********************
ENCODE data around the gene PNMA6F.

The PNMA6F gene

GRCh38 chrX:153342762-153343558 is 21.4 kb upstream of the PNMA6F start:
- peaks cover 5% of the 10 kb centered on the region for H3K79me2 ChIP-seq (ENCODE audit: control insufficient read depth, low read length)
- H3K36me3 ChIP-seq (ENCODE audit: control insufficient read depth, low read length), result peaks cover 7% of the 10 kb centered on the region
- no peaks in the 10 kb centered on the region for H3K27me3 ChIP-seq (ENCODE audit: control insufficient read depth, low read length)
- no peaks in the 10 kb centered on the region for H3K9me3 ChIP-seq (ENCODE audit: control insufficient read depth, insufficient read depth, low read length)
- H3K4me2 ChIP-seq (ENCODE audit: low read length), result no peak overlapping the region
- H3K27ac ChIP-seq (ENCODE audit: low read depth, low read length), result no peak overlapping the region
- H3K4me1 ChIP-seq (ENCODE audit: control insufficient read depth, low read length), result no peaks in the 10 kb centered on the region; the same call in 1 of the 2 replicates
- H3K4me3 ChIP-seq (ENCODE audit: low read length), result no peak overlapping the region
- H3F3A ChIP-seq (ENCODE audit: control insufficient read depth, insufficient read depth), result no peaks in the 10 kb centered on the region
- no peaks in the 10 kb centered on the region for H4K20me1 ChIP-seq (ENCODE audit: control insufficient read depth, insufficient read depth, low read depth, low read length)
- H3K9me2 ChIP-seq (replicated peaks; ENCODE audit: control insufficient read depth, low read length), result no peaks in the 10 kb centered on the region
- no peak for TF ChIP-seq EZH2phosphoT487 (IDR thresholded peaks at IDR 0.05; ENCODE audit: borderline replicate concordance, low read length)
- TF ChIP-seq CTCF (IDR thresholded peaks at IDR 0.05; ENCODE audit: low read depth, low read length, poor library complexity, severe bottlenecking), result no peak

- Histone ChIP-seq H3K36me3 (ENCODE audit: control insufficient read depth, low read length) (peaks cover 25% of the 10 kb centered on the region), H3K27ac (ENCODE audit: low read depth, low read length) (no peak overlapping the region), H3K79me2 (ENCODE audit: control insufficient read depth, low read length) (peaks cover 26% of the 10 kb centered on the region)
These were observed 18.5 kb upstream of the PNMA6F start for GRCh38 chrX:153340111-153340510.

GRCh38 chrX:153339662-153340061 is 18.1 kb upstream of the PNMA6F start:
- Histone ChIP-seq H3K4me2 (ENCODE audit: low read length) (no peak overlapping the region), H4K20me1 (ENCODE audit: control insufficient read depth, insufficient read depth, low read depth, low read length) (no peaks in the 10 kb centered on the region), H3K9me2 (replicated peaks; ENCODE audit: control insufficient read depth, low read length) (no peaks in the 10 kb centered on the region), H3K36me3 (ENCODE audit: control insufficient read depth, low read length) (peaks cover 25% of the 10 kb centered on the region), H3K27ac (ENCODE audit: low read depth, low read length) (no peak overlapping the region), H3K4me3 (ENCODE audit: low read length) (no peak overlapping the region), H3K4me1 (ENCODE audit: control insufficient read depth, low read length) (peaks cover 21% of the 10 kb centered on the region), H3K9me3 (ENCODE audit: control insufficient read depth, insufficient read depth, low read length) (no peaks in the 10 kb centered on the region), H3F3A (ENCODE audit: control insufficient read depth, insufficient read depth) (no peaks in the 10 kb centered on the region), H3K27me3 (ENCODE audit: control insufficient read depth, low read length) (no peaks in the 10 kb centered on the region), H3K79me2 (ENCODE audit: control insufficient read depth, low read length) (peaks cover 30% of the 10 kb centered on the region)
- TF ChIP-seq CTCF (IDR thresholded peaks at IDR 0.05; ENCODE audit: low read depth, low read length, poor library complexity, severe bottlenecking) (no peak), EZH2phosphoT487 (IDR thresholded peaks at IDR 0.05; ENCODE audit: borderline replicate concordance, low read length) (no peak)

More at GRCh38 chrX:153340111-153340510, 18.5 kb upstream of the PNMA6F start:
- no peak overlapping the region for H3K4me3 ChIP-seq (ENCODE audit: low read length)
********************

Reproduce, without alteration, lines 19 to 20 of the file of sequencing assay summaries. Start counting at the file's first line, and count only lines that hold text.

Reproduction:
GRCh38 chrX:153339662-153340061 is 18.1 kb upstream of the PNMA6F start:
- Histone ChIP-seq H3K4me2 (ENCODE audit: low read length) (no peak overlapping the region), H4K20me1 (ENCODE audit: control insufficient read depth, insufficient read depth, low read depth, low read length) (no peaks in the 10 kb centered on the region), H3K9me2 (replicated peaks; ENCODE audit: control insufficient read depth, low read length) (no peaks in the 10 kb centered on the region), H3K36me3 (ENCODE audit: control insufficient read depth, low read length) (peaks cover 25% of the 10 kb centered on the region), H3K27ac (ENCODE audit: low read depth, low read length) (no peak overlapping the region), H3K4me3 (ENCODE audit: low read length) (no peak overlapping the region), H3K4me1 (ENCODE audit: control insufficient read depth, low read length) (peaks cover 21% of the 10 kb centered on the region), H3K9me3 (ENCODE audit: control insufficient read depth, insufficient read depth, low read length) (no peaks in the 10 kb centered on the region), H3F3A (ENCODE audit: control insufficient read depth, insufficient read depth) (no peaks in the 10 kb centered on the region), H3K27me3 (ENCODE audit: control insufficient read depth, low read length) (no peaks in the 10 kb centered on the region), H3K79me2 (ENCODE audit: control insufficient read depth, low read length) (peaks cover 30% of the 10 kb centered on the region)